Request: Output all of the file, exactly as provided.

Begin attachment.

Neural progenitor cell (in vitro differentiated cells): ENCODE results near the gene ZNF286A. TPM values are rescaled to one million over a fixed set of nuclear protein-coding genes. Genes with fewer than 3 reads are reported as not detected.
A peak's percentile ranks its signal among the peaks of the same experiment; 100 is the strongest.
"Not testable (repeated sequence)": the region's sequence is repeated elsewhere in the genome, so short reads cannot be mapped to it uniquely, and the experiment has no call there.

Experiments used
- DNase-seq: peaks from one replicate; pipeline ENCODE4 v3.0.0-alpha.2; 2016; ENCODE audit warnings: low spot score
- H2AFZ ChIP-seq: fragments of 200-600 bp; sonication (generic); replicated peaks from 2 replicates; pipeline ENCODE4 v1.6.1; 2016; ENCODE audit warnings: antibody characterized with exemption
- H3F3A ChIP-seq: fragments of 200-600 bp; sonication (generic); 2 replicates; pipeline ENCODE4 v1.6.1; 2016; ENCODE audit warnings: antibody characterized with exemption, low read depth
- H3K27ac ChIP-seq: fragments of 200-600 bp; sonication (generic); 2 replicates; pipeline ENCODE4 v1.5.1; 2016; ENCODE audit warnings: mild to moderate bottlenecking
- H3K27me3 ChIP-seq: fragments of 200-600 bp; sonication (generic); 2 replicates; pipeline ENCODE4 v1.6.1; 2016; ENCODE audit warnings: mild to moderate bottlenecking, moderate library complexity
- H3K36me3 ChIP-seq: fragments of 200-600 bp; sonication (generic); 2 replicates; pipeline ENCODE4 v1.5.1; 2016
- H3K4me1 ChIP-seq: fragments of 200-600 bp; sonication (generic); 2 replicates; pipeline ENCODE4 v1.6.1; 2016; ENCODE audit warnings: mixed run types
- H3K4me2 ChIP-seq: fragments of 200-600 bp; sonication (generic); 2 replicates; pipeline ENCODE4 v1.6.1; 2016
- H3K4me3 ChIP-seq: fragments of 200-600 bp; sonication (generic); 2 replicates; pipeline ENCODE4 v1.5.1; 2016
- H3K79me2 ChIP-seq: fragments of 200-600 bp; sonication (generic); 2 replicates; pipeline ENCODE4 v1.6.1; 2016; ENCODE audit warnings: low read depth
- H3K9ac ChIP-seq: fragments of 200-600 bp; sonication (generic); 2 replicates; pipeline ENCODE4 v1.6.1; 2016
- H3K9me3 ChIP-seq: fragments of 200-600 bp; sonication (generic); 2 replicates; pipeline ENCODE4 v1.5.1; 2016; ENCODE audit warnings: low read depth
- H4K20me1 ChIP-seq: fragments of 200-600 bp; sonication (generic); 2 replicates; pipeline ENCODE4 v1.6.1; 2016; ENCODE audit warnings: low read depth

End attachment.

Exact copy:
Neural progenitor cell (in vitro differentiated cells): ENCODE results near the gene ZNF286A. TPM values are rescaled to one million over a fixed set of nuclear protein-coding genes. Genes with fewer than 3 reads are reported as not detected.
A peak's percentile ranks its signal among the peaks of the same experiment; 100 is the strongest.
"Not testable (repeated sequence)": the region's sequence is repeated elsewhere in the genome, so short reads cannot be mapped to it uniquely, and the experiment has no call there.

Experiments used
- DNase-seq: peaks from one replicate; pipeline ENCODE4 v3.0.0-alpha.2; 2016; ENCODE audit warnings: low spot score
- H2AFZ ChIP-seq: fragments of 200-600 bp; sonication (generic); replicated peaks from 2 replicates; pipeline ENCODE4 v1.6.1; 2016; ENCODE audit warnings: antibody characterized with exemption
- H3F3A ChIP-seq: fragments of 200-600 bp; sonication (generic); 2 replicates; pipeline ENCODE4 v1.6.1; 2016; ENCODE audit warnings: antibody characterized with exemption, low read depth
- H3K27ac ChIP-seq: fragments of 200-600 bp; sonication (generic); 2 replicates; pipeline ENCODE4 v1.5.1; 2016; ENCODE audit warnings: mild to moderate bottlenecking
- H3K27me3 ChIP-seq: fragments of 200-600 bp; sonication (generic); 2 replicates; pipeline ENCODE4 v1.6.1; 2016; ENCODE audit warnings: mild to moderate bottlenecking, moderate library complexity
- H3K36me3 ChIP-seq: fragments of 200-600 bp; sonication (generic); 2 replicates; pipeline ENCODE4 v1.5.1; 2016
- H3K4me1 ChIP-seq: fragments of 200-600 bp; sonication (generic); 2 replicates; pipeline ENCODE4 v1.6.1; 2016; ENCODE audit warnings: mixed run types
- H3K4me2 ChIP-seq: fragments of 200-600 bp; sonication (generic); 2 replicates; pipeline ENCODE4 v1.6.1; 2016
- H3K4me3 ChIP-seq: fragments of 200-600 bp; sonication (generic); 2 replicates; pipeline ENCODE4 v1.5.1; 2016
- H3K79me2 ChIP-seq: fragments of 200-600 bp; sonication (generic); 2 replicates; pipeline ENCODE4 v1.6.1; 2016; ENCODE audit warnings: low read depth
- H3K9ac ChIP-seq: fragments of 200-600 bp; sonication (generic); 2 replicates; pipeline ENCODE4 v1.6.1; 2016
- H3K9me3 ChIP-seq: fragments of 200-600 bp; sonication (generic); 2 replicates; pipeline ENCODE4 v1.5.1; 2016; ENCODE audit warnings: low read depth
- H4K20me1 ChIP-seq: fragments of 200-600 bp; sonication (generic); 2 replicates; pipeline ENCODE4 v1.6.1; 2016; ENCODE audit warnings: low read depth